Loosely defined, powwows like the one I visited celebrate Native American cultures that took root before Europeans arrived in the Americas. Buffalo Bill introduced powwow to the masses, adding eye-catching flourishes that the crowds loved. They still do.
The Powwow Trail beckons.
The Fort restaurant in Morrison, an adobe replica of a fur trading post, hosts an annual powwow, the 17th edition of which will be held on June 3. The one-day celebration will help launch a new event—Tesoro Cultural Center’s Living History Experience, held every weekend from June through Oct. 15. Wander the grounds and you’ll swear your car somehow deposited you in the early to mid-1800s. Mountain men display the skills and equipment used to survive during Colorado’s fur trade days. Blacksmiths and artisans immerse visitors in sights and sounds that were a familiar part of daily life in the 1830s and 1840s. Short films and hands-on activities provide insight into Native American life and culture. Watch for specific weekends designated for “Special Engagement” performances and workshops that include Powwow and Fandango dancing and acoustic music of the early west.
The June 3 powwow will honor retired U.S. Army Ranger Sgt. Tome Roubideaux, 70, a member of the Lakota Sioux who served in Vietnam and now resides in Conifer. In 1967, Roubideaux took part in Operation Junction City, the largest airborne operation in the Vietnam war.
Starting the Memorial Day holiday period set aside to honor our nation’s war dead, drums and song herald the arrival of Native American military veterans who carry the flags heading the procession that opens the powwow. Ignacio is the seat of the Southern Ute Reservation, and over the three days of this powwow (May 26–27), the Sky Ute Fairgrounds turns into a mini city of Native craft and food vendors.
Going to an intertribal powwow fosters images of a multitude of Native nations living in peace and harmony. The reality was a tad bit more complicated. Yes, different tribes could be allies, but they could also be rivals, even bitter enemies for reasons shrouded in a distant past. This event, on June 10, promotes a shared cultural connection, sponsored by a charity that donates powwow proceeds to families in need on reservations scattered across more than a half-dozen states.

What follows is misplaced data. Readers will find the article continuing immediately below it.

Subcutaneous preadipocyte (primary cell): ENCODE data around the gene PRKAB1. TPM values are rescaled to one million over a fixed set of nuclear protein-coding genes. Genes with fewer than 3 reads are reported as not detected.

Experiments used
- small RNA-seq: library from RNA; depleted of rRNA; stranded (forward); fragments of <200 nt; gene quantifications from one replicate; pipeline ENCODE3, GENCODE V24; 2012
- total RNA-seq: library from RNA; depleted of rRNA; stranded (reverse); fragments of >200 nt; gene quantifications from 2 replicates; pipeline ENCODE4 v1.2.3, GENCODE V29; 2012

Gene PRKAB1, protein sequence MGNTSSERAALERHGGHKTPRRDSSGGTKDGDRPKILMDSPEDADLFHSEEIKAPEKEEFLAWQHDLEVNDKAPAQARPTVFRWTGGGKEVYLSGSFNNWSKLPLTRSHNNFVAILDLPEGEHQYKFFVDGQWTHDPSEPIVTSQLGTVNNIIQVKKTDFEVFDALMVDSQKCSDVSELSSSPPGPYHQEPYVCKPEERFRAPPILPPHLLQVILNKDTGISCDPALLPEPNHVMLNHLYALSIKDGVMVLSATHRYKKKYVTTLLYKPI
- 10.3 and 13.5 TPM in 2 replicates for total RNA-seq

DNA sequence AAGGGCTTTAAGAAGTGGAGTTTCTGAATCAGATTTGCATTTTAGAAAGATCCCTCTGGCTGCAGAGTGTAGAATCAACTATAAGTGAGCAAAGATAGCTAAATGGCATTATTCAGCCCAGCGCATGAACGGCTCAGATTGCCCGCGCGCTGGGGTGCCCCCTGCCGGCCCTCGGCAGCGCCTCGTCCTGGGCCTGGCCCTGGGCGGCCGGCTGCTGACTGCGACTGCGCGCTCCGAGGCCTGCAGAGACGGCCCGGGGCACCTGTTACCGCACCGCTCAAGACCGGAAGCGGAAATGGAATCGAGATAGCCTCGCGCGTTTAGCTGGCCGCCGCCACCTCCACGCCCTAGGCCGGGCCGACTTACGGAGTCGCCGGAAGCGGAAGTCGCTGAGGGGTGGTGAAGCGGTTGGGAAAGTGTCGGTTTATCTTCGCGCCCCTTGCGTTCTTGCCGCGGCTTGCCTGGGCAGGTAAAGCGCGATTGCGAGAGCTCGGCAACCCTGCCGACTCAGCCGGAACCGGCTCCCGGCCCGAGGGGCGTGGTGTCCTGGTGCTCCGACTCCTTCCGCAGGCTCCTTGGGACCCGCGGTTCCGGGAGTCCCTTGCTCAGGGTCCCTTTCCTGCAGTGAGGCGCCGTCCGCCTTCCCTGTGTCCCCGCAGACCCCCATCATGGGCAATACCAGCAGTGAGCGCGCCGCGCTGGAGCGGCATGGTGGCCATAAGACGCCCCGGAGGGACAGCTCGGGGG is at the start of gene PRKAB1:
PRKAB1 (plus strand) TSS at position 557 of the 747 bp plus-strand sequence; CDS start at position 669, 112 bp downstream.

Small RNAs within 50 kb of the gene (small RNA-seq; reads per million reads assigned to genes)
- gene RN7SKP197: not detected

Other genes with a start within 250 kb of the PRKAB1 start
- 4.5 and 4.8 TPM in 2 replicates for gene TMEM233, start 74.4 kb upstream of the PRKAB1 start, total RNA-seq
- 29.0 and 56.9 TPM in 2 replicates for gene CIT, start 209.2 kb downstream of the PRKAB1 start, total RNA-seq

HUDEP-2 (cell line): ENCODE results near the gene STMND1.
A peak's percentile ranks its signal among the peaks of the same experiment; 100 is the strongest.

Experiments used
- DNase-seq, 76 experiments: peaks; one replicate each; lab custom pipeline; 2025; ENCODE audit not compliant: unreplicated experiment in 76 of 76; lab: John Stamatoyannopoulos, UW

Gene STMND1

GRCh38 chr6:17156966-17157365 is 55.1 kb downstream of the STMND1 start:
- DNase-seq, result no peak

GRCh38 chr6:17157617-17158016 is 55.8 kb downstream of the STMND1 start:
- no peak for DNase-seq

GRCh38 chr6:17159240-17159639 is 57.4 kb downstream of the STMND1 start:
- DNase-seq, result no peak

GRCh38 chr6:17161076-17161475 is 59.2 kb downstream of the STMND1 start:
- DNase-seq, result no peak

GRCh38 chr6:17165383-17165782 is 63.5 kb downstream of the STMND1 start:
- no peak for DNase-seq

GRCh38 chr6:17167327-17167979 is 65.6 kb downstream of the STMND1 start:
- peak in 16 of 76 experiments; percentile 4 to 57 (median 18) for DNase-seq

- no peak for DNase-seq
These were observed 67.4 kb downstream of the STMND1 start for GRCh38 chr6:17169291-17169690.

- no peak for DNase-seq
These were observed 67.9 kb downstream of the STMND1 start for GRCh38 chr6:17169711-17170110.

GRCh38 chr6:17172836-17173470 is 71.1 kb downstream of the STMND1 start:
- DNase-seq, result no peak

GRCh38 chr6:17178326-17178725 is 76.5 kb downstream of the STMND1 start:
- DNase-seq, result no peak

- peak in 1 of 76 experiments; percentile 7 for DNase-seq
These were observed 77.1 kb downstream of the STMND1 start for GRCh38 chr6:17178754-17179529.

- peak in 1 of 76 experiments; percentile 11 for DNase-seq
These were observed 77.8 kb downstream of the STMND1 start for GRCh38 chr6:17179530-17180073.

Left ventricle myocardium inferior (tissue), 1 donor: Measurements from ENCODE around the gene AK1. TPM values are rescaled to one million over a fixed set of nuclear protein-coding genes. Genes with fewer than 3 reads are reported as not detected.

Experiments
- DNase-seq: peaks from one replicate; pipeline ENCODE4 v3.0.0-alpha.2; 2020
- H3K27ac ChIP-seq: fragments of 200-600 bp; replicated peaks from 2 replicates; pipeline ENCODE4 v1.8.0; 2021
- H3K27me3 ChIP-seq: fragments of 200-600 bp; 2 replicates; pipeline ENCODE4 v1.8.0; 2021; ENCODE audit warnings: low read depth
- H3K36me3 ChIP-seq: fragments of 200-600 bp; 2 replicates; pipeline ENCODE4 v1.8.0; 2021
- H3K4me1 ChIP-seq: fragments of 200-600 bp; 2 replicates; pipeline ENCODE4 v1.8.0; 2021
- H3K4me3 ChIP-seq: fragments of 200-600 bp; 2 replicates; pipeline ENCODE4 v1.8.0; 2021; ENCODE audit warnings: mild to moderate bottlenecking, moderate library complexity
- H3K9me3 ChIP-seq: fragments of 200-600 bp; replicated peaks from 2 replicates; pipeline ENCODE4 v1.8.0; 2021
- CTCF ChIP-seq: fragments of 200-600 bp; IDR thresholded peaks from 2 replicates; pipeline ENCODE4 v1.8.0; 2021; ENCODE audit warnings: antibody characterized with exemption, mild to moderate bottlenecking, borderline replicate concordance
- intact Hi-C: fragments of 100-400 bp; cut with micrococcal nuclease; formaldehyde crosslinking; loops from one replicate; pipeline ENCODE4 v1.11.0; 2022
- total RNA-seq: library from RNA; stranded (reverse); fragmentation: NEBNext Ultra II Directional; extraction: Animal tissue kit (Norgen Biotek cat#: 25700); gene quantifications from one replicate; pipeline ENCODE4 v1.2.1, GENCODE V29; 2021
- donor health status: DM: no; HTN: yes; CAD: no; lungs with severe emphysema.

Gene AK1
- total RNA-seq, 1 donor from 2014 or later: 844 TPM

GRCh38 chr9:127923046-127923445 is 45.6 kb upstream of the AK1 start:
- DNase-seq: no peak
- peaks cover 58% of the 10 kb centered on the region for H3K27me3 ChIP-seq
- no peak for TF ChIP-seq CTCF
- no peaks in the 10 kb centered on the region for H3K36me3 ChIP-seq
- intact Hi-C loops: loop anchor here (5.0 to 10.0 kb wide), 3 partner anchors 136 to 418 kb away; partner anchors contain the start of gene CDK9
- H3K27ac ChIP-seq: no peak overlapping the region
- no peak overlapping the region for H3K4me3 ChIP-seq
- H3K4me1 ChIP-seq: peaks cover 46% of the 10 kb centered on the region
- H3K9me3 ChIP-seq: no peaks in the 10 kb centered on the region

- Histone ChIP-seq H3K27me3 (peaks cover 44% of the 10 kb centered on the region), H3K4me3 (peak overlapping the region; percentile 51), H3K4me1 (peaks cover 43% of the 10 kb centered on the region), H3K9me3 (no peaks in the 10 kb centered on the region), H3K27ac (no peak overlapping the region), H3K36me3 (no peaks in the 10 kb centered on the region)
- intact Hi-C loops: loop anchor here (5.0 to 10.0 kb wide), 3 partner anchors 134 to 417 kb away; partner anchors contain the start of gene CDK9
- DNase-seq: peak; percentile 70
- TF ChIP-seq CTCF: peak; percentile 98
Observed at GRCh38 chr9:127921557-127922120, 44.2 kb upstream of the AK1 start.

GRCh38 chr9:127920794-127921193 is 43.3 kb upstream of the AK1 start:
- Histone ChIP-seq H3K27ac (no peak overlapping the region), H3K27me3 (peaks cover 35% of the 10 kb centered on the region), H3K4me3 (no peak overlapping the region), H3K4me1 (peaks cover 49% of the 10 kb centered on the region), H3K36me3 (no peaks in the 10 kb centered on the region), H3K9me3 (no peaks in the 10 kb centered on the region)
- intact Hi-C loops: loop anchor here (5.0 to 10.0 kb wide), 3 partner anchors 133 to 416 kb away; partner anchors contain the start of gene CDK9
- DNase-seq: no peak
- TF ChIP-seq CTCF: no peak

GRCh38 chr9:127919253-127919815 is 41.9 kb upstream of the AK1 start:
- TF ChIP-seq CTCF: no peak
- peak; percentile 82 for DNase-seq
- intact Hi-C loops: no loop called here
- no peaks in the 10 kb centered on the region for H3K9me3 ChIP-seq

Native singing and dancing on the University of Denver campus every year in early May (May 7). This is a good one for powwow newbies. Not only is it free, but it provides a good knowledge base through brief explanations of the meaning and history behind each performance.
A few words about powwow etiquette. Bring your camera but be aware that photography may be prohibited during certain songs, which the emcee will let you know about. Don’t refer to a traditional dance outfit as a “costume.” Dancers wear regalia that can include items passed down from one generation to the next, or may have religious significance.
Some powwows let visitors enter a Dance Circle during specific dances. If you’re invited, don’t be a wallflower. Go for it, and you’ll find your own pulse pounding in rhythm with the drums, and your heart soaring to a timeless beat.
The Denver Dolls, an Andrews Sisters tribute group, pose in front of a WWII-era C-45 (Beechcraft Model 18) trainer plane. © Jessica Monet Photography
Of all the gin joints in all the towns in all the world, she walks into this hangar at the Boulder Airport.
Okay, so the quote is mangled a bit, but the hangar does seem a bit like Rick’s Café in Casablanca. You could also say it looks like a base for American flyers in England, or maybe a club where soldiers preparing for the D-Day invasion danced to Glenn Miller’s music or laughed at a joke from Bob Hope.
I’m a sucker for the styles, the language, the music and the general feel of the time period dominated by World War II. The cultural touchstones surrounding the greatest cataclysm in world history carry a sense of joyous counterpoint to the darkness engulfing the globe.
Swing dancers swing under a canopy of movie set lights during the 1940’s WWII-Era Ball in 2016. © Josh Barrett/Ignite Images
For those of us who didn’t actually experience ration cards, war bond drives and the sudden sight of family members and friends in uniform, it can be difficult to feel the spirit of the time. But, every June, you can put on your cheaters, drive to the Boulder Airport and swing a wing, and it doesn’t matter if you’re 1A or 4F. Just remember, loose lips sink ships.
The 1940s World War II Era Ball (June 17) is an evening out with live swing band music and dead-on impersonations of entertainers like Frank Sinatra, the Andrews Sisters, Bing Crosby, Judy Garland and more. Everybody is either in uniform or the civvies of the day. I would have thought Rosie the Riveter could have changed out of her work clothes, but no doubt she came here straight from a shift at the factory. Last year’s theme was based on the war in the South Pacific, so there were hula dancers, tropical drinks and a limbo contest.
Holding the Ball at an airport was a smart move. Not only does a hangar allow the space to recreate a nightclub or dance hall, the runways provide a landing strip for World War II era military airplanes that fly in for the event. You can have your picture taken next to a B-25 Mitchell medium range bomber that seems surprisingly small and fragile for the job it had and the fire it faced.
Pat Woodard is a freelance writer in Denver, and a regular contributor to EnCompass.